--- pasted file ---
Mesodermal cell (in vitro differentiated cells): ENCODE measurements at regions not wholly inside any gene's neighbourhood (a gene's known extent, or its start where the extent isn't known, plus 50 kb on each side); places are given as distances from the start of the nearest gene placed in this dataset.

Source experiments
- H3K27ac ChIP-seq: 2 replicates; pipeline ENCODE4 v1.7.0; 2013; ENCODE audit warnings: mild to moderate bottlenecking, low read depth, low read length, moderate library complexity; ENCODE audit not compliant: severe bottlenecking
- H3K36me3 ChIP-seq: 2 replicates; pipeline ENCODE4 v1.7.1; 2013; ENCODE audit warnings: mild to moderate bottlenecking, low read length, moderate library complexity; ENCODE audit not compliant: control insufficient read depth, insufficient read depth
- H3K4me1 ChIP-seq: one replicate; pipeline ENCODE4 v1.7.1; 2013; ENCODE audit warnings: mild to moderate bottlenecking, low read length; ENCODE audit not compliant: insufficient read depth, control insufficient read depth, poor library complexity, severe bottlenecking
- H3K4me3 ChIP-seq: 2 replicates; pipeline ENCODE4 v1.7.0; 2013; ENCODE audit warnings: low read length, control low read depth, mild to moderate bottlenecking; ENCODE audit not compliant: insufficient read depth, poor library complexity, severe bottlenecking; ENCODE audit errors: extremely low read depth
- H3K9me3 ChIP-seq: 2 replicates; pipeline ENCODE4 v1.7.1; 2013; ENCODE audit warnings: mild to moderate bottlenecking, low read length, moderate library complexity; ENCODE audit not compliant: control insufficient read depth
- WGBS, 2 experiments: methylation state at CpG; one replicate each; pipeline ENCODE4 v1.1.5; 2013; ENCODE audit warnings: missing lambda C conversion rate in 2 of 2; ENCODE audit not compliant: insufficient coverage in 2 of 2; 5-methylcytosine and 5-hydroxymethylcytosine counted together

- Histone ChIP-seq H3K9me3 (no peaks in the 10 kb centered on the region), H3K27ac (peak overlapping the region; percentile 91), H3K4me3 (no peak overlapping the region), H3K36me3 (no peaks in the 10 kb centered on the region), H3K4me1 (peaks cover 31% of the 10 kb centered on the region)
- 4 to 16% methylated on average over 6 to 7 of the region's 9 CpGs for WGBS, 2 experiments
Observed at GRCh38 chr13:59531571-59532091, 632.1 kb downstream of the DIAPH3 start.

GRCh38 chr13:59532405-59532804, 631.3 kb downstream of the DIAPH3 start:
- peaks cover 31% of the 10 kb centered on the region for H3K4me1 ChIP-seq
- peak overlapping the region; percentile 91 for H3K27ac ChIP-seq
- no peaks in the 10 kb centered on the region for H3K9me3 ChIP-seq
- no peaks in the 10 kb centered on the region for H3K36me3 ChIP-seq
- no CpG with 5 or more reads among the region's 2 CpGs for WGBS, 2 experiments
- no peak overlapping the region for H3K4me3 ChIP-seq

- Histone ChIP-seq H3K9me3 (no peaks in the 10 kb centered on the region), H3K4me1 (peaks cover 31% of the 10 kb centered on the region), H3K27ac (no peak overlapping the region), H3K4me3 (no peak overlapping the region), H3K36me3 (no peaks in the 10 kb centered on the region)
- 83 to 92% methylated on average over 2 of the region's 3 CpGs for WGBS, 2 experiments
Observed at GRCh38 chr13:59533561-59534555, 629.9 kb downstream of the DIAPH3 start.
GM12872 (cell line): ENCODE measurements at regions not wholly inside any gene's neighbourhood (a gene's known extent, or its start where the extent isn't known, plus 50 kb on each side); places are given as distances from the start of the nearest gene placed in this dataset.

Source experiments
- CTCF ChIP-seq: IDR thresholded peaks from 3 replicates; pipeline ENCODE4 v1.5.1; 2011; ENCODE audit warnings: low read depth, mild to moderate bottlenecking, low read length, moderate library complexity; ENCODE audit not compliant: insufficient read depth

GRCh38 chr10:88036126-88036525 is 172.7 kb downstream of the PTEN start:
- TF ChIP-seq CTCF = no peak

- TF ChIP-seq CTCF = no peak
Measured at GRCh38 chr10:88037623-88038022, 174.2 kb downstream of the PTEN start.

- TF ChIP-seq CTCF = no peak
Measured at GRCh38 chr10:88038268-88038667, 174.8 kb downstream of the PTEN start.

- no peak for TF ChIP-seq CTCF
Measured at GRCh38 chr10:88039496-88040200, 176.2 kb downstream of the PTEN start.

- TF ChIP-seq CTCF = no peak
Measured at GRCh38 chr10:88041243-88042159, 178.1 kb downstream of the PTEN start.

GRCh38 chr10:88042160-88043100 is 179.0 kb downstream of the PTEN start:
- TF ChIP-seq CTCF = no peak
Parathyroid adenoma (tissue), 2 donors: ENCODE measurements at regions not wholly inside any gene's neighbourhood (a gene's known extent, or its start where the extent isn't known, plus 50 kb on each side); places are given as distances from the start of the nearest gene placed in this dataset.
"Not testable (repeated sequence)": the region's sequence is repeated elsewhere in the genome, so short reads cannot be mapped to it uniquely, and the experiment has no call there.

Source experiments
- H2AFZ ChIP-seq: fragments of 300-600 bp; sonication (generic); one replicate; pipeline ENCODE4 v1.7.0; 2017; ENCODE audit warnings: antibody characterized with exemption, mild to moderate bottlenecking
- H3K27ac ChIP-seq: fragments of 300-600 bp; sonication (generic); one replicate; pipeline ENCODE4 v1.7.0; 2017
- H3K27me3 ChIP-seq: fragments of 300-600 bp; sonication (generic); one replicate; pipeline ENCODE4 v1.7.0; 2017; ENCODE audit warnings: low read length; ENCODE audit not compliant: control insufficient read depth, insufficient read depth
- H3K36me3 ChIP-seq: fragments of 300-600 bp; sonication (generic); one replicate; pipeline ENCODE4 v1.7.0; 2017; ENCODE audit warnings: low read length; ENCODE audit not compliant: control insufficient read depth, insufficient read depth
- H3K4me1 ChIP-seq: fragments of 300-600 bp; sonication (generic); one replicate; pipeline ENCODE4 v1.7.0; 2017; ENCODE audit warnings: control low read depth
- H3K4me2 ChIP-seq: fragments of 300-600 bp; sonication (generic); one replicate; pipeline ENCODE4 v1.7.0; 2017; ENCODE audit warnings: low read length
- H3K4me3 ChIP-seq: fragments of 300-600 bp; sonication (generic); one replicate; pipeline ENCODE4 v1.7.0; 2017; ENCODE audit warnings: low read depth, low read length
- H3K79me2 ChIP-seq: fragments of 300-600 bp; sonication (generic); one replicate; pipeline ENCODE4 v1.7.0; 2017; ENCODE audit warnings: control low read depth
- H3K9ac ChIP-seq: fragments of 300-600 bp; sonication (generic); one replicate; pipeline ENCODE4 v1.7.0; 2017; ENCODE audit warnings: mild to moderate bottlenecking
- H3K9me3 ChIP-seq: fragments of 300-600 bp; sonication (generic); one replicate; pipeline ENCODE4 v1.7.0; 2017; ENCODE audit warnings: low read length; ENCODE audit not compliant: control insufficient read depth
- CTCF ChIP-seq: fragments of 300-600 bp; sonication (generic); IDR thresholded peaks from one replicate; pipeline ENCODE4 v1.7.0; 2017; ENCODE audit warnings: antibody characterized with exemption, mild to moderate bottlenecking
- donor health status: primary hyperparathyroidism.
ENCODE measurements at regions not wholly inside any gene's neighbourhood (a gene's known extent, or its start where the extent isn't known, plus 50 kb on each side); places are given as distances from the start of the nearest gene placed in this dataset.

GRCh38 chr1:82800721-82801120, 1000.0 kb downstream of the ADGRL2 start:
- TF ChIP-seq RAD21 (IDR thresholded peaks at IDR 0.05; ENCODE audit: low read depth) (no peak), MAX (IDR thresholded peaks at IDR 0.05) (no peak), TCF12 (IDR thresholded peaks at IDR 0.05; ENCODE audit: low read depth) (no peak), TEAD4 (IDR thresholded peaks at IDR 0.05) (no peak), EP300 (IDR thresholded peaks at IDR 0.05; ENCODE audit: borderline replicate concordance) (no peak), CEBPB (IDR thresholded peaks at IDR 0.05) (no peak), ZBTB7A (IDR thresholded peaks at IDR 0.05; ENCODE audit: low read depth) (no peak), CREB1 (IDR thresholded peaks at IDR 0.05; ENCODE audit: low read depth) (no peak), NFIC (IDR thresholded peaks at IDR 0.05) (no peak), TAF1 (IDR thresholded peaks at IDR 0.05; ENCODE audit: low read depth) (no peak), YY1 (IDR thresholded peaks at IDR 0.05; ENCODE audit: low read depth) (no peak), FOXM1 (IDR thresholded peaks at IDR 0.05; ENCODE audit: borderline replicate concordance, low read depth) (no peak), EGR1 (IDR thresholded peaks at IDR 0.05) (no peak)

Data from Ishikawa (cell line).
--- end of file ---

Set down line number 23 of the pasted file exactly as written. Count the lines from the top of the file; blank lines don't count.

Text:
Source experiments